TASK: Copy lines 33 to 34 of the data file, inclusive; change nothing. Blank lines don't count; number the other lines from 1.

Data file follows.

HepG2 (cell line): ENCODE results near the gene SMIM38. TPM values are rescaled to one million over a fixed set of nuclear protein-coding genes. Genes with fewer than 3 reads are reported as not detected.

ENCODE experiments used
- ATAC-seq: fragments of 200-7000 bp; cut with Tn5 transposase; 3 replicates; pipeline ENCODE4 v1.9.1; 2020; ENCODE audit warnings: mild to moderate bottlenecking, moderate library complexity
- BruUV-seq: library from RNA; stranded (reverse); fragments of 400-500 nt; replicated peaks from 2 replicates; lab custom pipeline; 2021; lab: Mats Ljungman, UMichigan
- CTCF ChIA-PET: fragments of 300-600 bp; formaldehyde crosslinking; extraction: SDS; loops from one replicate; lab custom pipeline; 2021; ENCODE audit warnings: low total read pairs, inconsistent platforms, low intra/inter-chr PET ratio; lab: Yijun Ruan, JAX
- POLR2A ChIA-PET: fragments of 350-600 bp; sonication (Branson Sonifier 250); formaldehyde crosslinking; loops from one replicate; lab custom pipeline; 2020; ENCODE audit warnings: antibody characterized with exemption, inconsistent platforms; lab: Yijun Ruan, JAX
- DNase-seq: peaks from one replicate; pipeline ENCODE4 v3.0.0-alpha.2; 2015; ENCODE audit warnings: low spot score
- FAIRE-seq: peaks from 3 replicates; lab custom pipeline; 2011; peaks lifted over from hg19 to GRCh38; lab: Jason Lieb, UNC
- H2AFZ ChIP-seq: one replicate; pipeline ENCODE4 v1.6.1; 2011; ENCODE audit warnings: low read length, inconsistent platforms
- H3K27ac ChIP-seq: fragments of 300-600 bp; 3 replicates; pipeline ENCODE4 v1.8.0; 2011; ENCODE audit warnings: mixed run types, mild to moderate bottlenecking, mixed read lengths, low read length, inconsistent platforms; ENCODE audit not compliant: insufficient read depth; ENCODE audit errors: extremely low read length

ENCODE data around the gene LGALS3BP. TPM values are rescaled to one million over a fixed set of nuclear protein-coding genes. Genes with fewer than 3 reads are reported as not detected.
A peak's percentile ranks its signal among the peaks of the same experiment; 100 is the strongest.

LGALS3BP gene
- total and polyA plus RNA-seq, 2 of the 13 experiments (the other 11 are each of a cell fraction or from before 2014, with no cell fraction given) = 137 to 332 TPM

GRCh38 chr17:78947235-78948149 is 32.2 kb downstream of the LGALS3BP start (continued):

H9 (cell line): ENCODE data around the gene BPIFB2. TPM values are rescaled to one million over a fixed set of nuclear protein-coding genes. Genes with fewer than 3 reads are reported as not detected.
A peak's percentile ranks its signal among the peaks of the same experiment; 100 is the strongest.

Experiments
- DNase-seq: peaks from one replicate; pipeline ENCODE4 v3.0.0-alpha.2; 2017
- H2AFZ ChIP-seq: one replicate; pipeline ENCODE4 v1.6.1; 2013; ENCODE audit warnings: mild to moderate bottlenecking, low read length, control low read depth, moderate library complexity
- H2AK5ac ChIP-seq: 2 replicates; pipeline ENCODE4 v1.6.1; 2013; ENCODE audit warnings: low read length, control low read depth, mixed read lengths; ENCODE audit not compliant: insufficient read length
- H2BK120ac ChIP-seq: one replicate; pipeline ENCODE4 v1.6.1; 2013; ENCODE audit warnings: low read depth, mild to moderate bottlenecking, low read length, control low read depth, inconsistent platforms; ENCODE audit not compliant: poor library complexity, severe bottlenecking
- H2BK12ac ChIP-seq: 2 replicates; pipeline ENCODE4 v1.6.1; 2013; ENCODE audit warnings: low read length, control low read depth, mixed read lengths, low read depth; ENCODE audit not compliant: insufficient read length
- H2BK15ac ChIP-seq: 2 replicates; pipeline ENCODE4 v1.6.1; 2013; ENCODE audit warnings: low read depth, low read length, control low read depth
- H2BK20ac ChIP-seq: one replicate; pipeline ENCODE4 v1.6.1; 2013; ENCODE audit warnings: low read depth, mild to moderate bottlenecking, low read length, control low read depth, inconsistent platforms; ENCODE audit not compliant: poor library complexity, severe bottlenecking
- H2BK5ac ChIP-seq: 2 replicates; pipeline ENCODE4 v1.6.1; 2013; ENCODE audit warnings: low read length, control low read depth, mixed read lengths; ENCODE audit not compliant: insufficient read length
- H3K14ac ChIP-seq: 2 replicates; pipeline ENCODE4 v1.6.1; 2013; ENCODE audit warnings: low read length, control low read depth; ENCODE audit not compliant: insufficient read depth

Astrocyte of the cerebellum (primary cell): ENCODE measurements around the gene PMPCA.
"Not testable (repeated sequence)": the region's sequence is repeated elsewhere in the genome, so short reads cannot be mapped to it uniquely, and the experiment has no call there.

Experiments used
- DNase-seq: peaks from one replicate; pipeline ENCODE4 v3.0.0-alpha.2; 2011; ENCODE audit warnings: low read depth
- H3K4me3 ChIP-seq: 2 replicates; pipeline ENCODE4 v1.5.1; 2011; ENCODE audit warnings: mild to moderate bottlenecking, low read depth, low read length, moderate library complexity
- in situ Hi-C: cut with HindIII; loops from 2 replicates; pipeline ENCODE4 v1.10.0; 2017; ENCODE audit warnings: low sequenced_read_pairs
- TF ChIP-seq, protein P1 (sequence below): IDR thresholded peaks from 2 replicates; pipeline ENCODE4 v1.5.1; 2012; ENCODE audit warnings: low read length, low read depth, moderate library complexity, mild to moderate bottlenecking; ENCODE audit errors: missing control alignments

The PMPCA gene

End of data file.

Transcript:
- in situ Hi-C: cut with HindIII; loops from 2 replicates; pipeline ENCODE4 v1.10.0; 2017; ENCODE audit warnings: low sequenced_read_pairs
- TF ChIP-seq, protein P1 (sequence below): IDR thresholded peaks from 2 replicates; pipeline ENCODE4 v1.5.1; 2012; ENCODE audit warnings: low read length, low read depth, moderate library complexity, mild to moderate bottlenecking; ENCODE audit errors: missing control alignments